Destry Witt headshot

From an early age, Destry Witt demonstrated the spirit and drive of a true entrepreneur. For more than 30 years, Destry has cultivated his skills as a leader, businessman, and financial adviser to achieve success and establish his prominence. 

The stock market has been an object of interest for quite some time, and when the crash of 1987 occurred, Destry Witt found himself intrigued by the nature of this crash as well as the market in general. He was an undergraduate at the time. On his own, he took to studying the stock market and realized that this area was one in which he could succeed professionally.

After working for Raymond James Financial Services from 1992 to 2008, Destry Witt started his own business, RELiANCE Investing, Inc., which is an advisory firm dedicated to helping clients grow and maintain their wealth. Knowing that advances in technology and shifting government regulations will impact the price points of advisory services, Destry Witt founded RELiANCE Investing, Inc. with the intention of providing products and services designed to address specific client issues and better serve his clientele. From financial planning, wealth management, and retirement preparation, Destry Witt and RELiANCE Investing, Inc. are determined to provide clients with optimal resources and services.

Though his expertise is largely in the financial industry, Destry Witt is not one to shy away from a challenge. In fact, he enjoys taking advantage of opportunities that come his way, even if they do not align with his professional experience. After all, success can be found in many venues, and Destry has witnessed the truth of this sentiment himself through personal investments and experiences.

Along with the prospect of unique opportunities, Destry Witt is also interested in the inherent risks associated with entrepreneurship. Regardless of industry, risk accompanies all ventures, but that does not make the business ideas unappealing. Instead, it serves to motivate Destry to achieve unprecedented success.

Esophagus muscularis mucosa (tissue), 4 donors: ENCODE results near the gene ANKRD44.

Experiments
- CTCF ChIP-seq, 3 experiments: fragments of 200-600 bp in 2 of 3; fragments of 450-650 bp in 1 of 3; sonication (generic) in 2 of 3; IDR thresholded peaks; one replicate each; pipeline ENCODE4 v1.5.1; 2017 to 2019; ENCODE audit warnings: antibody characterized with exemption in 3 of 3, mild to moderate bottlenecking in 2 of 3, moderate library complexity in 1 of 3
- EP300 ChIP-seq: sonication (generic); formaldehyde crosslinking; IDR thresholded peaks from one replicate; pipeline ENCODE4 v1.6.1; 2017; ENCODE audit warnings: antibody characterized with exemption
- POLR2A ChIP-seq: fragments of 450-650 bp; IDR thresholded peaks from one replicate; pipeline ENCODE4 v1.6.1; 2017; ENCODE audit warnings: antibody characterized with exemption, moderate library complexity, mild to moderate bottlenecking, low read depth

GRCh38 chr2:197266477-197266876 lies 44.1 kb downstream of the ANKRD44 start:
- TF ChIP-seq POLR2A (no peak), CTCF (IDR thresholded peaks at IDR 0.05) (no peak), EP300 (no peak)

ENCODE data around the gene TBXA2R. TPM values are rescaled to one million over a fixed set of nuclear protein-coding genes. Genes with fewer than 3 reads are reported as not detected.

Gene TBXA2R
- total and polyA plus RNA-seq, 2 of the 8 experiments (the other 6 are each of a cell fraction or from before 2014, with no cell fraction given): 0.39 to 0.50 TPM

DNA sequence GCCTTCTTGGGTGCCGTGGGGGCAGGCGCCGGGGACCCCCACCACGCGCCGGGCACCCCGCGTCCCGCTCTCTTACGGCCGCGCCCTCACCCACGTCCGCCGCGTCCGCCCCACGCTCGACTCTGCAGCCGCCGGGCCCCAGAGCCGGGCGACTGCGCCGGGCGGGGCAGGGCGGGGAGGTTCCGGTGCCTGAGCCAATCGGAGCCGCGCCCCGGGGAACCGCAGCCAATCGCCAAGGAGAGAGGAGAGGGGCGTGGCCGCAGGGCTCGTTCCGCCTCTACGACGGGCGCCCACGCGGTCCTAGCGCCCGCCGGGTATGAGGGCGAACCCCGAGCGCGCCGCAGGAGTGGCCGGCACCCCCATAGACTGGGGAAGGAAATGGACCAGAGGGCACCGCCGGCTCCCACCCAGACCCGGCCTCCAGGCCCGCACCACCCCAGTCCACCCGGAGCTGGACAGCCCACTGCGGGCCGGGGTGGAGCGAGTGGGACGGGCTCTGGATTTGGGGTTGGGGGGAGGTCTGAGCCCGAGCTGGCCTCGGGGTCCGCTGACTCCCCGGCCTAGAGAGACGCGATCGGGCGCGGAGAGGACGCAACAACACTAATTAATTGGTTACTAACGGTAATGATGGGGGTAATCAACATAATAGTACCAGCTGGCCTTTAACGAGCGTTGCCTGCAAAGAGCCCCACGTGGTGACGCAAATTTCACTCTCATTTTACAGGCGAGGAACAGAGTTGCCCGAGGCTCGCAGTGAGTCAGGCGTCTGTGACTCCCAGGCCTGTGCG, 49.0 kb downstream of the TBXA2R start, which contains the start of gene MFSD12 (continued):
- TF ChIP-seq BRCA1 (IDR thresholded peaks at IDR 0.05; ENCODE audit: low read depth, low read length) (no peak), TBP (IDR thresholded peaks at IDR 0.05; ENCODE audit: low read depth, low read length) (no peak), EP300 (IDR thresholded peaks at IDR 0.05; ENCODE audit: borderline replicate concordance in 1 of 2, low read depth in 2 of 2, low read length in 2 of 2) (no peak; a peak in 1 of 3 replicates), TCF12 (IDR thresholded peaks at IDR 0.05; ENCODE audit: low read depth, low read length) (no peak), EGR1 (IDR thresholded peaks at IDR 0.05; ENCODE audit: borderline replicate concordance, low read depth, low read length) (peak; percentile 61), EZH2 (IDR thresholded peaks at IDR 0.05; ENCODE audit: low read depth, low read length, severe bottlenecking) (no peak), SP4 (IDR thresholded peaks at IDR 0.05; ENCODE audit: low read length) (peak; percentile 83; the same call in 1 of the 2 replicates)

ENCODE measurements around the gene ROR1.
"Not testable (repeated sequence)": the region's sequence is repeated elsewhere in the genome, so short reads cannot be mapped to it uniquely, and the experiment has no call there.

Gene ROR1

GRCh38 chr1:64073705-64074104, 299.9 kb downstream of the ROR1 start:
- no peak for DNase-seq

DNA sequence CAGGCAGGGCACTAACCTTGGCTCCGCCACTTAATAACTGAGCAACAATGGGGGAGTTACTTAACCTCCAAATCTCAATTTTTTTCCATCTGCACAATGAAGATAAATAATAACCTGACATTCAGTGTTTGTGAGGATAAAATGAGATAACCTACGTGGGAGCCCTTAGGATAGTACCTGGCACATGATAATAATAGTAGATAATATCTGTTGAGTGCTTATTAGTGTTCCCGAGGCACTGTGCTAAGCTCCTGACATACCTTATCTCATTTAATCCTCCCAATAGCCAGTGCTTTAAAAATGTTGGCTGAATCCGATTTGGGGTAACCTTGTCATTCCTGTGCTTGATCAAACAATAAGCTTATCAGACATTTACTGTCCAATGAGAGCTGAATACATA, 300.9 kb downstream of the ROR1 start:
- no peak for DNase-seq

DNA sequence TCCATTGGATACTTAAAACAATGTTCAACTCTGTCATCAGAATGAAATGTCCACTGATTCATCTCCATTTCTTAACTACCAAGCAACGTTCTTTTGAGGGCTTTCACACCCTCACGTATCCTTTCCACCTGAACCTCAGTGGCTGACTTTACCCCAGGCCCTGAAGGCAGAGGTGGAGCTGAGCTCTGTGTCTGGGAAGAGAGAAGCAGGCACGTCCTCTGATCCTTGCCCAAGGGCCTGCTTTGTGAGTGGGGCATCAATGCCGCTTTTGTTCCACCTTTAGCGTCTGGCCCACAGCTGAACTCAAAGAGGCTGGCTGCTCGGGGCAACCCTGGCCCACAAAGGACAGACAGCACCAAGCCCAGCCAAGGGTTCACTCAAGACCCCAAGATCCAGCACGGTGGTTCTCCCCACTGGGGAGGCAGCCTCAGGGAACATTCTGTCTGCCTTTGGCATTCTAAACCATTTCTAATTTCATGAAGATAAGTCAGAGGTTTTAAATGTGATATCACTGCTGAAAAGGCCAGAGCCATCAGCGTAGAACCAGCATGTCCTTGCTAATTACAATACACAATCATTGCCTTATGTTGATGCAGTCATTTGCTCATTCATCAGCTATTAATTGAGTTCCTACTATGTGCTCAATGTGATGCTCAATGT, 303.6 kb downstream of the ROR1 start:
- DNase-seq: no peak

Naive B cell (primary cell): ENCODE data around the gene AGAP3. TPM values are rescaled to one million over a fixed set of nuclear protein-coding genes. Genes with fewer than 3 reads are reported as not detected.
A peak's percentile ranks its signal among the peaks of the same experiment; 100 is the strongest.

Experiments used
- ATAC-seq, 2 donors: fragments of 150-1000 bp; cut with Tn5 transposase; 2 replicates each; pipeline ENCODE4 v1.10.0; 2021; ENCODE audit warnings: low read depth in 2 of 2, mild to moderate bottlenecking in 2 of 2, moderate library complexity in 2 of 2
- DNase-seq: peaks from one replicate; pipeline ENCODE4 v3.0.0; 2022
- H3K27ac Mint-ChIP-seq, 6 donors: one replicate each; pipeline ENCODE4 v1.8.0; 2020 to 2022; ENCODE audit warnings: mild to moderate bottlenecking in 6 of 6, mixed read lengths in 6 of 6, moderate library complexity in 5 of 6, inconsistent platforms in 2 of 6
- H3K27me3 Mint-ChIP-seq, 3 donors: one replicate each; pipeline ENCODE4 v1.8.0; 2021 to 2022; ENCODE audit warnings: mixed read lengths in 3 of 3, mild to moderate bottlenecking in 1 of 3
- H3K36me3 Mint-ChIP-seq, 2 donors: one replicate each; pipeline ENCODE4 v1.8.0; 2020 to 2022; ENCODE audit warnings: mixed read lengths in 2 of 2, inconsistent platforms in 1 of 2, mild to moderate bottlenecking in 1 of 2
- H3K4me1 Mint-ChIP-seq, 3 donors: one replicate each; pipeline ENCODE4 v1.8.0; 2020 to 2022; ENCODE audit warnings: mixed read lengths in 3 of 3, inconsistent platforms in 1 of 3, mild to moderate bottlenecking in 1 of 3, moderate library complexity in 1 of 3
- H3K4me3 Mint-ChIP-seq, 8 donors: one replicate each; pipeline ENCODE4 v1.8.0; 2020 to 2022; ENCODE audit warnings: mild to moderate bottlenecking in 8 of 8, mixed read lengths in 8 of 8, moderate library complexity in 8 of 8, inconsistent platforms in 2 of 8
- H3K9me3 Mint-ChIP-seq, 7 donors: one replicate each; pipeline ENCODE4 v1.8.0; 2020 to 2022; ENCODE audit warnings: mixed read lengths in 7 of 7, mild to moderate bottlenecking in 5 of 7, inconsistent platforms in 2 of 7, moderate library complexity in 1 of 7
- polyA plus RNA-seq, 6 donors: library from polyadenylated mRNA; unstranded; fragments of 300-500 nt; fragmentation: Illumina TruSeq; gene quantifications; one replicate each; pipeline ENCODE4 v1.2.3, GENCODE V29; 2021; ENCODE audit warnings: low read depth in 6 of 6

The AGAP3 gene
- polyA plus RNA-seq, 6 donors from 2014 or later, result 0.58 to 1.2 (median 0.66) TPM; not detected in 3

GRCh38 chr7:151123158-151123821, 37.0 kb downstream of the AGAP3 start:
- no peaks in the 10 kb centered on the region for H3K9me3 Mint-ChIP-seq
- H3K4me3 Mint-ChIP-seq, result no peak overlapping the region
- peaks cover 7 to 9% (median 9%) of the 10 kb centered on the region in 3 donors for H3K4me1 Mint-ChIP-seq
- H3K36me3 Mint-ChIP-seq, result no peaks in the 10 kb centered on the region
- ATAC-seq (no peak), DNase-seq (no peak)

You can follow Destry Witt on Twitter @DestryWitt.

Our Interview With Destry Witt

Name the most impactful lesson you learned from failure.

Destry Witt: It may sound trite, but the most crushing defeat I’ve had to acknowledge was losing the state championships in high school football. I cried and moped around my parent’s house for days. In hindsight, my behavior was understandable at the time but embarrassing shortly after.

At that age, I couldn’t imagine anything worse, and I was sure it would be my last formal football game of my life. What a way to end my career! Today, I consider myself lucky to have even been there. And less than a year later, I was recruited by a small college and played on their team.

Certainly, I’ve had other disappointments the past 30-plus years, but this was a great learning opportunity. As a result of this loss, I seriously consider myself lucky to have learned at such an early age that there is always something more important than the temporary experiences I may deal with in any given moment, and that we really don’t know what’s next for us—what’s just around the corner.  Maybe when I’m 90 I’ll have time to reflect and feel bad about something, but right now, with 40 more years to go, I’m really just looking forward to my next learning opportunity.